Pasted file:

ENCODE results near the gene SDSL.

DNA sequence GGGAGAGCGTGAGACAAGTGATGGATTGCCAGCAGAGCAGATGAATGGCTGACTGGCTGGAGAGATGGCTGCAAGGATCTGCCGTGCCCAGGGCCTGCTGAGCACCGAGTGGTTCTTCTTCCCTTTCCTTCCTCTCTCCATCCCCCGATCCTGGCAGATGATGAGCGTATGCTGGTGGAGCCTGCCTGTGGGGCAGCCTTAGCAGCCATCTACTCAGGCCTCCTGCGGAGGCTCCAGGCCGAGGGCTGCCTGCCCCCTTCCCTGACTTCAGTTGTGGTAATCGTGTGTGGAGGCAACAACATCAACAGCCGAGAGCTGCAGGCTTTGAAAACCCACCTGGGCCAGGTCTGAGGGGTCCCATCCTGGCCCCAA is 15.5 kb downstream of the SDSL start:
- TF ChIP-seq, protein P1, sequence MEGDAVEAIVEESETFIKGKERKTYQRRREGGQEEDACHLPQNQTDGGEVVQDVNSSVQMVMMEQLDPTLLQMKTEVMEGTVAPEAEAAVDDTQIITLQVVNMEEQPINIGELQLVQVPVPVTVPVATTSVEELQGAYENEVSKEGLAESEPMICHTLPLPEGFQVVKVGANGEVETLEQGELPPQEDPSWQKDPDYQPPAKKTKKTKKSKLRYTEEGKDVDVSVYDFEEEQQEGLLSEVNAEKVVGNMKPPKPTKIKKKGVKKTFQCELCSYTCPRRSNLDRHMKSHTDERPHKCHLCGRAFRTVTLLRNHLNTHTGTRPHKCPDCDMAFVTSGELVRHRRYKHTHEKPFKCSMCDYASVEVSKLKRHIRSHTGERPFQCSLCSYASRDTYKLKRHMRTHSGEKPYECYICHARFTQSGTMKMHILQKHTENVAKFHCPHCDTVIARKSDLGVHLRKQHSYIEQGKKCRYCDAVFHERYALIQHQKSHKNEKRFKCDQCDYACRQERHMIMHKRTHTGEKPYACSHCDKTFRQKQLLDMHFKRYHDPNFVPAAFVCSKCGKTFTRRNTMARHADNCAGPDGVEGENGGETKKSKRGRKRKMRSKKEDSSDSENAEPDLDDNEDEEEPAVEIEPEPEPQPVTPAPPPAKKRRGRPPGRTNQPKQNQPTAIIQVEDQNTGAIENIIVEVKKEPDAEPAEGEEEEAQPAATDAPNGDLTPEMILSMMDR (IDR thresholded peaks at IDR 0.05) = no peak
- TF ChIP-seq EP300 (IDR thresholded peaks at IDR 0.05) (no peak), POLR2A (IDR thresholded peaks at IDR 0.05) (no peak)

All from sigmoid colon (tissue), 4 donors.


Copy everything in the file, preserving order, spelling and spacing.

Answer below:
ENCODE results near the gene SDSL.

DNA sequence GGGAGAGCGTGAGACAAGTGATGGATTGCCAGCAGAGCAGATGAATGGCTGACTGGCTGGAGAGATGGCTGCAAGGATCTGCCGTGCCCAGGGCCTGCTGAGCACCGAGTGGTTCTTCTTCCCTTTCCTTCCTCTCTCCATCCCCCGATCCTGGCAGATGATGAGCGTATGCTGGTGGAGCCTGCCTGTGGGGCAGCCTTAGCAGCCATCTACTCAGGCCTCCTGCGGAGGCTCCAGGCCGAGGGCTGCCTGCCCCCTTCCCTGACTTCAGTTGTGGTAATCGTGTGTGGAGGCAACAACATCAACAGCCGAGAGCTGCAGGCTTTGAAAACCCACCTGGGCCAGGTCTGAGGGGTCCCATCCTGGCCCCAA is 15.5 kb downstream of the SDSL start:
- TF ChIP-seq, protein P1, sequence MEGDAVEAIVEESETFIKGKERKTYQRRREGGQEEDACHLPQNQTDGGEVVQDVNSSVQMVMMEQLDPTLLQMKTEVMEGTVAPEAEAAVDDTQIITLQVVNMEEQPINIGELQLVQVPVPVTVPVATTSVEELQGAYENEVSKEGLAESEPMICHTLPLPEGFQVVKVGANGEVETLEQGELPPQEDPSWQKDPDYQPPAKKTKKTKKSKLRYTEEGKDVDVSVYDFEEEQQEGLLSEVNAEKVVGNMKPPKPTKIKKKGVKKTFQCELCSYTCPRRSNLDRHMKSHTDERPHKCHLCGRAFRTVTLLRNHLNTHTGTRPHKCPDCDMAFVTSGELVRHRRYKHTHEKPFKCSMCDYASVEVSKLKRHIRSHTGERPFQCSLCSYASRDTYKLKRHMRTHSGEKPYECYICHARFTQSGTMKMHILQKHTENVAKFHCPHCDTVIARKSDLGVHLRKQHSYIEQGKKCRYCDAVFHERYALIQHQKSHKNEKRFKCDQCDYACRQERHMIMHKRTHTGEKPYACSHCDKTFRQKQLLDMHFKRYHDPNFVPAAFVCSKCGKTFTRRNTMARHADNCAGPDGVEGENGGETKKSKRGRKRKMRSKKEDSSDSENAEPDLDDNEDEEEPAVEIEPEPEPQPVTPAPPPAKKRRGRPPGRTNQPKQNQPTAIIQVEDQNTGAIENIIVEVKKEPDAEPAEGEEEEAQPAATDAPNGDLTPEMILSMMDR (IDR thresholded peaks at IDR 0.05) = no peak
- TF ChIP-seq EP300 (IDR thresholded peaks at IDR 0.05) (no peak), POLR2A (IDR thresholded peaks at IDR 0.05) (no peak)

All from sigmoid colon (tissue), 4 donors.